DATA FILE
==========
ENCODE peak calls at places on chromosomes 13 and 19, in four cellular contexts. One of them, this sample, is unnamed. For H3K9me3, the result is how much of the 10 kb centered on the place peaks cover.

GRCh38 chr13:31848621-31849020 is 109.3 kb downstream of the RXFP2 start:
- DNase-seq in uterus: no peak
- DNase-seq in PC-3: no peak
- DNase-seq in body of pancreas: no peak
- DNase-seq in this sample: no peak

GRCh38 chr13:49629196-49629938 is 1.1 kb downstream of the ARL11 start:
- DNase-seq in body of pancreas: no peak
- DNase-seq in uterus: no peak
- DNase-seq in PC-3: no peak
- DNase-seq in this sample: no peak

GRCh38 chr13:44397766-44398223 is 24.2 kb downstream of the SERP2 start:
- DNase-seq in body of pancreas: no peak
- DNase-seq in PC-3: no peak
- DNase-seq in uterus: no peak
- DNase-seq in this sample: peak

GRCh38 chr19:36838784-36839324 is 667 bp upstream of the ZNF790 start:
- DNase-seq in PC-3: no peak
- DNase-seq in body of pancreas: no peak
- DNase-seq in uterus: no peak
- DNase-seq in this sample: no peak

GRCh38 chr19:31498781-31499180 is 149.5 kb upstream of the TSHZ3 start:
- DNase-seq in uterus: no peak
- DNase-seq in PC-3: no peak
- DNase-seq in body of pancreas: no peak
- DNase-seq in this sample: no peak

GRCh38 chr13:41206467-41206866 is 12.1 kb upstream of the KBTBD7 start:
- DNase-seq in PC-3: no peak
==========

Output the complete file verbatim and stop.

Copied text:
ENCODE peak calls at places on chromosomes 13 and 19, in four cellular contexts. One of them, this sample, is unnamed. For H3K9me3, the result is how much of the 10 kb centered on the place peaks cover.

GRCh38 chr13:31848621-31849020 is 109.3 kb downstream of the RXFP2 start:
- DNase-seq in uterus: no peak
- DNase-seq in PC-3: no peak
- DNase-seq in body of pancreas: no peak
- DNase-seq in this sample: no peak

GRCh38 chr13:49629196-49629938 is 1.1 kb downstream of the ARL11 start:
- DNase-seq in body of pancreas: no peak
- DNase-seq in uterus: no peak
- DNase-seq in PC-3: no peak
- DNase-seq in this sample: no peak

GRCh38 chr13:44397766-44398223 is 24.2 kb downstream of the SERP2 start:
- DNase-seq in body of pancreas: no peak
- DNase-seq in PC-3: no peak
- DNase-seq in uterus: no peak
- DNase-seq in this sample: peak

GRCh38 chr19:36838784-36839324 is 667 bp upstream of the ZNF790 start:
- DNase-seq in PC-3: no peak
- DNase-seq in body of pancreas: no peak
- DNase-seq in uterus: no peak
- DNase-seq in this sample: no peak

GRCh38 chr19:31498781-31499180 is 149.5 kb upstream of the TSHZ3 start:
- DNase-seq in uterus: no peak
- DNase-seq in PC-3: no peak
- DNase-seq in body of pancreas: no peak
- DNase-seq in this sample: no peak

GRCh38 chr13:41206467-41206866 is 12.1 kb upstream of the KBTBD7 start:
- DNase-seq in PC-3: no peak